German Merck shows new data backing BTK drug evobrutinib in MS
Germany’s Merck KGaA has announced new mid-stage data that it says support further studies into its BTK inhibitor drug evobrutinib in multiple sclerosis, which could provide patients with a new oral therapy for the disease.
Bruton’s tyrosine kinase (BTK) inhibitors have already been shown to work against certain forms of leukaemia and lymphoma, and Johnson & Johnson and AbbVie’s Imbruvica (ibrutinib) has been on the market for several years.
But this class of drugs is also of interest to companies developing treatments for MS, as the disease has also been linked to abnormal over-stimulation of B-cells thought to cause the body to attack the myelin sheaths surrounding nerve cells. This in turn leads to the damage to the nervous system that causes the symptoms of MS.
The company had previously reported only top-line data from a phase 2 trial, showing that it met its primary endpoint over 24 weeks of treatment, where the total cumulative number of brain lesions was reduced with evobrutinib compared with placebo.
But new data presented at the American Academy of Neurology shows evobrutinib once a day or twice a day showed that the reduction in lesions detected using the contrast agent gadolinium was maintained after 48 weeks using both daily and twice daily doses at 75 mg.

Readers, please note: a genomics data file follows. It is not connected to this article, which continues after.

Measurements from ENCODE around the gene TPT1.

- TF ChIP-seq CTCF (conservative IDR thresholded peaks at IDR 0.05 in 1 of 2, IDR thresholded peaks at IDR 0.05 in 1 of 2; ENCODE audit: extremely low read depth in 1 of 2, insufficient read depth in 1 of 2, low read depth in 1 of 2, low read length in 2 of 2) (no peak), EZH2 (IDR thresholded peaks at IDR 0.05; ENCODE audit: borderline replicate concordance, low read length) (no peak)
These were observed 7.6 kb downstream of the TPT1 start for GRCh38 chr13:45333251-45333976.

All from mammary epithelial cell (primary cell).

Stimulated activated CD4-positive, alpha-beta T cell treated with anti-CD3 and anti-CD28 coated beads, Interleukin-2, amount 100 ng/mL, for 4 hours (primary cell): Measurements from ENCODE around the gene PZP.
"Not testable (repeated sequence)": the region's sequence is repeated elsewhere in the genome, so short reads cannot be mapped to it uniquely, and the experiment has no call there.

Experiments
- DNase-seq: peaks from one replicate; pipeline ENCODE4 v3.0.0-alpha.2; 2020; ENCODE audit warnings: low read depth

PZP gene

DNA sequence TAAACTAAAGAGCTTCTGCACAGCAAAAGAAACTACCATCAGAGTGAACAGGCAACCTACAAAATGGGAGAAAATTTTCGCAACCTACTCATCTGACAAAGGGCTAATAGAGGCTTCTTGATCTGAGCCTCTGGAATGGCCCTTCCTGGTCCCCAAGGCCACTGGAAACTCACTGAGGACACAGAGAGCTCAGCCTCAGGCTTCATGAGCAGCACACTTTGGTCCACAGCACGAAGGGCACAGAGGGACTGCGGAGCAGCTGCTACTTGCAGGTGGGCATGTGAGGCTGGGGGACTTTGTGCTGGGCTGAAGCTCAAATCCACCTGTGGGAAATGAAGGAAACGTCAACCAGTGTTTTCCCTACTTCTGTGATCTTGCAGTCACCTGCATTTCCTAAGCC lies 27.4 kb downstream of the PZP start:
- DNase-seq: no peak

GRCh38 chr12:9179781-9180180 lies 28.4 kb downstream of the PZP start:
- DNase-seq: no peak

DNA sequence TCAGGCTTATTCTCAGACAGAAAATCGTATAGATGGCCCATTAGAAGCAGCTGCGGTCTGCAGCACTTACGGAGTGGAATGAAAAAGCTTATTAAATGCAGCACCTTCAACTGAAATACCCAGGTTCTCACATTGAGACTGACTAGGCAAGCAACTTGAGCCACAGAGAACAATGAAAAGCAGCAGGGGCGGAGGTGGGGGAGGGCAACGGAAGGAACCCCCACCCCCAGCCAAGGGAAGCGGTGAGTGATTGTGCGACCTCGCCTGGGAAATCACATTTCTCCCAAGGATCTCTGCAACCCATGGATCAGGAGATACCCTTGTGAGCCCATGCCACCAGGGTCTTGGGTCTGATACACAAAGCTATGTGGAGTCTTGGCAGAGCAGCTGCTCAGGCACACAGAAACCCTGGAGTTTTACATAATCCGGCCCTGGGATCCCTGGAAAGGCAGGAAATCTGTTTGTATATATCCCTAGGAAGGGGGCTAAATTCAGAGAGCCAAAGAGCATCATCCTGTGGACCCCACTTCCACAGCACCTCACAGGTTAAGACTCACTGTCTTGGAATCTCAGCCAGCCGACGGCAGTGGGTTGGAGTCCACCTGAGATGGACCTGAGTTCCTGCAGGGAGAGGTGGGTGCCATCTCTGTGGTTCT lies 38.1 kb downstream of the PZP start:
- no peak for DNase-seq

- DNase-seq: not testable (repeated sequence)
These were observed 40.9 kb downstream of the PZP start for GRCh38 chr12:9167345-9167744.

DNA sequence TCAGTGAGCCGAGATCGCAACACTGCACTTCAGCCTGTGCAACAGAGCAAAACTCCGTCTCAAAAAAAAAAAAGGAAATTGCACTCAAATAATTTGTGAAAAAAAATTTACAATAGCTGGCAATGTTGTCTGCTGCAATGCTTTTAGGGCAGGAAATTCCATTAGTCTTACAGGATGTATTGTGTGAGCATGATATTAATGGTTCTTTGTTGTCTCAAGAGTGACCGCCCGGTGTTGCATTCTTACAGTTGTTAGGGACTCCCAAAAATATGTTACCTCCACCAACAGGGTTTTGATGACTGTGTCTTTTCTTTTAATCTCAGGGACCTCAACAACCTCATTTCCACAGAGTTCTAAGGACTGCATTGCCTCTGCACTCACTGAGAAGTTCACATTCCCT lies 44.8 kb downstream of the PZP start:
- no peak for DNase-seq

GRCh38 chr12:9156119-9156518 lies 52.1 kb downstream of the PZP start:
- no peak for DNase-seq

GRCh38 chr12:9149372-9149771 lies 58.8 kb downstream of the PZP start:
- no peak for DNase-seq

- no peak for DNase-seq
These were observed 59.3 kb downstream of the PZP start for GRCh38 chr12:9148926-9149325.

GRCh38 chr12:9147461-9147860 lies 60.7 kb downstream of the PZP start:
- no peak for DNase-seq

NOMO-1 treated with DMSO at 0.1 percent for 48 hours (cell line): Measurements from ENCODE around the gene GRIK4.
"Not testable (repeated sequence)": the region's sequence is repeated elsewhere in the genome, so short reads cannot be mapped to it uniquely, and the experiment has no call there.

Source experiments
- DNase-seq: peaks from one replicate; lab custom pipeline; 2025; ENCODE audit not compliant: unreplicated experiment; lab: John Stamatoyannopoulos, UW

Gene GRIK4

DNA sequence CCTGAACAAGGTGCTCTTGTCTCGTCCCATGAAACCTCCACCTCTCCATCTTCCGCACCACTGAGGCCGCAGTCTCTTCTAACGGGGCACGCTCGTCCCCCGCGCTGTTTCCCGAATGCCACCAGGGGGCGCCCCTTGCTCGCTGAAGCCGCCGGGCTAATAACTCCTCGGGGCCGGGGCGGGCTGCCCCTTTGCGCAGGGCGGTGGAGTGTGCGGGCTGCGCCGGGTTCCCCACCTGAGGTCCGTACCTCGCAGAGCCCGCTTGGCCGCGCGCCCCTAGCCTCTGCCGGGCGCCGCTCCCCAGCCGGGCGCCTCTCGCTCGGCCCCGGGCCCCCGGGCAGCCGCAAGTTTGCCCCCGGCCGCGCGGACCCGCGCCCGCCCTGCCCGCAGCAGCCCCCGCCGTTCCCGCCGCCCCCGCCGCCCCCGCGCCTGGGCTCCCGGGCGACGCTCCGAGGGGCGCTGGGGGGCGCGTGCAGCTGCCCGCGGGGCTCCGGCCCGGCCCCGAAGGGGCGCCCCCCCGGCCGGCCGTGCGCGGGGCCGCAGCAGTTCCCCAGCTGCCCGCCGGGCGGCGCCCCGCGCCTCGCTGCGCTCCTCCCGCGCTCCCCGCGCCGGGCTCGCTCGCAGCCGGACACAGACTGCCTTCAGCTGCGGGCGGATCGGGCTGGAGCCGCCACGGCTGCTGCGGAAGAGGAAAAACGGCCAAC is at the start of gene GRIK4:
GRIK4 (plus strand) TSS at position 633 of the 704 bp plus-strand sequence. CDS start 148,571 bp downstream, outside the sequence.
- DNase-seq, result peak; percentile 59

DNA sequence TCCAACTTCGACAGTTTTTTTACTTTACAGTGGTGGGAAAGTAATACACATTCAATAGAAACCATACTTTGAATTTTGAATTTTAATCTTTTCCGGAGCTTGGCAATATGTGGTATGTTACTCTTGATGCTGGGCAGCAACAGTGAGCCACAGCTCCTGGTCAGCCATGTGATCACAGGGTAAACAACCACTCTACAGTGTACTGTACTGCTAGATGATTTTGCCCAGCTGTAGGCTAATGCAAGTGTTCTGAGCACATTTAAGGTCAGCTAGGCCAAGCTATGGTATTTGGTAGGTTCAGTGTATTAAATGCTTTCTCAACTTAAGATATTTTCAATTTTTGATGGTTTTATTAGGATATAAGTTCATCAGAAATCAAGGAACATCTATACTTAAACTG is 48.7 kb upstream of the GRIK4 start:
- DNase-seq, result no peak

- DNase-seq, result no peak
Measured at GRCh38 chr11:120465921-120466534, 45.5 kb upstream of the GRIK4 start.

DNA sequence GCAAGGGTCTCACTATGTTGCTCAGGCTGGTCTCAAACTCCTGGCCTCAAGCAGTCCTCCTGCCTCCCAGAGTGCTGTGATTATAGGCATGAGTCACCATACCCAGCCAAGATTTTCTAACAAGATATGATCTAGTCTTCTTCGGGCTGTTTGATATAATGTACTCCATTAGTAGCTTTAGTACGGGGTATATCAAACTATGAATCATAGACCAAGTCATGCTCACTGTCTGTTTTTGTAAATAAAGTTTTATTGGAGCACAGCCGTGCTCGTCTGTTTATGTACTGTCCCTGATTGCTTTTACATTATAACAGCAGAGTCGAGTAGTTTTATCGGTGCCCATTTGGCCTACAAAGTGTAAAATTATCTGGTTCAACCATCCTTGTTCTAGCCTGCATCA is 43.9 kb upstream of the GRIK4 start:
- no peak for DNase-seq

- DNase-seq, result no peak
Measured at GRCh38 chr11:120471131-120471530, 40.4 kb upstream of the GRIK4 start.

With evobrutinib 75 mg twice daily, annualised relapse rate (ARR) was 0.11, with 79% of patients remaining relapse free over 48 weeks of treatment. The company stated data gathered at 24 weeks for comparison, showing ARR for evobrutinib 75 mg twice daily was 0.08 and 0.37 for those on a placebo pill.
Safety wise there were no treatment associated infections, infestations, or lymphopenia observed and no new safety signals were identified over 52 weeks.
The most common treatment-related issues included nasopharyngitis and increased alanine aminotransferase (ALT) elevation, an indicator of liver damage.
The percentage of shifts from baseline to grade 2 or greater in ALT were 5.7%, 3.8%, and 13% in evobrutinib 25 mg daily, 75 mg daily and 75 mg twice daily groups, respectively.
The corresponding shifts in ALT in the placebo group over 24 weeks was 7.5%. All events had an onset within 24 weeks of treatment initiation and were reversible on treatment discontinuation with no clinical consequences within the 52-week study period. During the course of the study, 85 percent of patients (227 out of 267) completed 52 weeks of treatment.
Dr. Xavier Montalban, director of the Neurology-Neuroimmunology Department & Neurorehabilitation Unit, Multiple Sclerosis Centre of Catalonia (Cemcat), Vall d’Hebron University Hospital, Barcelona, Spain, said: “Evobrutinib is the first Bruton’s tyrosine kinase inhibitor to demonstrate clinical proof of concept in multiple sclerosis. We are pleased that these 48-week data further support our continued clinical development of evobrutinib and investigation into its efficacy for patients with MS.”
These 48-week results are a new analysis following the initial 24-week presentation of the data at the 34th Congress of the European Committee for Treatment and Research in Multiple Sclerosis (ECTRIMS) in Berlin, Germany, in October.
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